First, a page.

Early Difficulties of Chinese Preschoolers at Familial Risk for Dyslexia: Deficits in Oral Language, Phonological Processing Skills, and Print-related Skills
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AbstractThe present study examined some early performance difficulties of Chinese preschoolers at familial risk for dyslexia. Seventy-six high-risk (40 good and 36 poor readers) and 25 low-risk Chinese children were tested on oral language, reading-related cognitive skills (e. g. phonological processing skills, rapid naming, and morphological awareness), and Chinese word reading and spelling over a 3-year period. The parents were also given a behaviour checklist for identifying child at-risk behaviours. Results showed that the High Risk (Poor Reading) group performed significantly worse than the Low Risk and the High Risk (Good Reading) group on most of the measures and domains. More children in the High Risk (Poor Reading) group displayed at-risk behaviours than in the other two groups. These results suggest that Chinese at-risk children with early difficulties in reading and spelling do show a wide range of language-, phonology-, and print-related deficits, similar to their alphabetic counterparts. An understanding of these early difficulties may help prevent dyslexia from developing in at-risk children. Copyright (C) 2011 John Wiley & Sons, Ltd.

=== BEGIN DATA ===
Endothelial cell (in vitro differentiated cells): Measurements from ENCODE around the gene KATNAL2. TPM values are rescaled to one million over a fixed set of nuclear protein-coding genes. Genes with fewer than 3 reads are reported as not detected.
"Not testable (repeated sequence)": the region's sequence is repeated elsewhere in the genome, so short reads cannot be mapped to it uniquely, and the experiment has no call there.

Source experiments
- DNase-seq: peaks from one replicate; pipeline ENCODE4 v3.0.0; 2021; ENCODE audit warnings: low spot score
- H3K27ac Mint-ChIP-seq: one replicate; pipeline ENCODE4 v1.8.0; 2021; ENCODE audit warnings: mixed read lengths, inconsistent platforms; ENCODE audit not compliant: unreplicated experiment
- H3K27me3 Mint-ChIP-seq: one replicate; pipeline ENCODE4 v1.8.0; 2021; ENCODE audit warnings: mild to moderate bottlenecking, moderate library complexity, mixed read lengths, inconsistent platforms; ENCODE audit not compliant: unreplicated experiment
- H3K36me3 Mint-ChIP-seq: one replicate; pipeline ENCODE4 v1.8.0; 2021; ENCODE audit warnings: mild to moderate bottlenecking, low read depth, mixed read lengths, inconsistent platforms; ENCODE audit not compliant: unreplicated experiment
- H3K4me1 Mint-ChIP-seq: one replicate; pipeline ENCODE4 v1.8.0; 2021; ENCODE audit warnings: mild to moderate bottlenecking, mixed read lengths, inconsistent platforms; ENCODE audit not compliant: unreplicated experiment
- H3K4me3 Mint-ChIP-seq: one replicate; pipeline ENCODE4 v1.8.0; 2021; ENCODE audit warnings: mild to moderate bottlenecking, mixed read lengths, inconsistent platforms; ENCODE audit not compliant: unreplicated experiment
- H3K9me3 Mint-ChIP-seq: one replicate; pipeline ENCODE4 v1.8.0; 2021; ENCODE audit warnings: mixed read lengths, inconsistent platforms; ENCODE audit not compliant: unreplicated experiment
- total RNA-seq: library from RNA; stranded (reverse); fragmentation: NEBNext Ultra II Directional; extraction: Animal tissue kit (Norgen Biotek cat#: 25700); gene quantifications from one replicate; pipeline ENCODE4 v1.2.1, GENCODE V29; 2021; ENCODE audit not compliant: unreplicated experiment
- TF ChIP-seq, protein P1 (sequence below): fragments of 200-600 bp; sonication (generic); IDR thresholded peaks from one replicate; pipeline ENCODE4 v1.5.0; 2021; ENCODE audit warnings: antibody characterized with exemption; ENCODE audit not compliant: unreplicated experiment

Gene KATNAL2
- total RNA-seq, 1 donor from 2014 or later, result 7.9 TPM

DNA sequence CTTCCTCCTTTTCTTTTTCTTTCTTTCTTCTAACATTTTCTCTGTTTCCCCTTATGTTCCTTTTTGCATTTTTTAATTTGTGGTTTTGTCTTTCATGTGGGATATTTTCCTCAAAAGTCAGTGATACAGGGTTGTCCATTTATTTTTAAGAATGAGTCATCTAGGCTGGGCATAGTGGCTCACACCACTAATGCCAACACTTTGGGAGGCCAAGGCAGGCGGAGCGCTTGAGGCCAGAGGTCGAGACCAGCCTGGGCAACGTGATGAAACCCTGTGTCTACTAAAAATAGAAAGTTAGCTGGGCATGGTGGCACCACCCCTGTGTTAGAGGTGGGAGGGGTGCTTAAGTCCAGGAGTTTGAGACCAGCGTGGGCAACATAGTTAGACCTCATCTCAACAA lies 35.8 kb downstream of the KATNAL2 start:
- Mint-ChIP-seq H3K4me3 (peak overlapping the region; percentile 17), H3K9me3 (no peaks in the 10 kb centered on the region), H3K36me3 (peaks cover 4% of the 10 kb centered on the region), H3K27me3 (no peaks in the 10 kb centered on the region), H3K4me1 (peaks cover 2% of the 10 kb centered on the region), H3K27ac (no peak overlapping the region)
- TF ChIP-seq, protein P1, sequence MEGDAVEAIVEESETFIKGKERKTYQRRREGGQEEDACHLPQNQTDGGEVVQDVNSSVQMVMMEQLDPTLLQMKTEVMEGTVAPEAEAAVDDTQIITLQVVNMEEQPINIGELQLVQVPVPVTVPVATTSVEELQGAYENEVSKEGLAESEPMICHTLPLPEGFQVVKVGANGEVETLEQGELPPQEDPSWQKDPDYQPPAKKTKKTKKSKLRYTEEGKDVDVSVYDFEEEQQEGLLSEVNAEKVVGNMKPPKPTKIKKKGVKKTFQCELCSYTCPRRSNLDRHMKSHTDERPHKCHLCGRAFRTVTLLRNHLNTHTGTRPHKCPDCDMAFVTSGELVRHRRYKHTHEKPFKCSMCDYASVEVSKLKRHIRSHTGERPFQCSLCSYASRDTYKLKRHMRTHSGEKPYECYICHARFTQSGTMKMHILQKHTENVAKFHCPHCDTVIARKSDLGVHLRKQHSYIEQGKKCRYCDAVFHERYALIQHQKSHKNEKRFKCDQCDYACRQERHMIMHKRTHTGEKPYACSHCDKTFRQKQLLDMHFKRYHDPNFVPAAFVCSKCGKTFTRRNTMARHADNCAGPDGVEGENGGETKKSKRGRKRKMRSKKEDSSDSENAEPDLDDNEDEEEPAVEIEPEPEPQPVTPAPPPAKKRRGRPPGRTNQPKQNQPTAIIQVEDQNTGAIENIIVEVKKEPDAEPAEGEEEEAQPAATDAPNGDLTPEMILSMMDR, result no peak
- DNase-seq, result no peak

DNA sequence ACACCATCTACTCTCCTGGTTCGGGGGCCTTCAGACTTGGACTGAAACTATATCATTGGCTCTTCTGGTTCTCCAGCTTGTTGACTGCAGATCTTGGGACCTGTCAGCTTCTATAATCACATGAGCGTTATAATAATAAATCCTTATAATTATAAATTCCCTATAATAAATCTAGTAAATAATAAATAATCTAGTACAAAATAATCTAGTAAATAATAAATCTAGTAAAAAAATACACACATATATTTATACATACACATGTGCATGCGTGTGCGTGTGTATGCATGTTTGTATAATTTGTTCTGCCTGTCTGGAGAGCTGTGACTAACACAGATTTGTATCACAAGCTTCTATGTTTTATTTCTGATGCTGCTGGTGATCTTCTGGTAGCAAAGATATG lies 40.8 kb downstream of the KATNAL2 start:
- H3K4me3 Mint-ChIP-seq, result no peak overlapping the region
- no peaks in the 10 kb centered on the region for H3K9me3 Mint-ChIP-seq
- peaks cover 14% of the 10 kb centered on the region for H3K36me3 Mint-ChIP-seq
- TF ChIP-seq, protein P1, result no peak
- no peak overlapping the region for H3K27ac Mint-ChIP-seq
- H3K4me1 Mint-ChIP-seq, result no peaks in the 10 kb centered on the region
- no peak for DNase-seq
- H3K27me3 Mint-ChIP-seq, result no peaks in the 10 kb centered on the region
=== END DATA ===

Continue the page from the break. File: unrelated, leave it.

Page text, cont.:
All Author(s) ListHo CSH, Leung MT, Cheung H
Journal nameDyslexia
Volume Number17
Issue Number2
Pages143 - 164
LanguagesEnglish-United Kingdom
Keywordsat-risk children; Chinese developmental dyslexia; oral language; phonological skills; print-related skills
Web of Science Subject CategoriesEducation & Educational Research; Education, Special; EDUCATION, SPECIAL; Psychology; Psychology, Educational; PSYCHOLOGY, EDUCATIONAL; Rehabilitation; REHABILITATION, SSCI

Last updated on 2020-14-10 at 01:18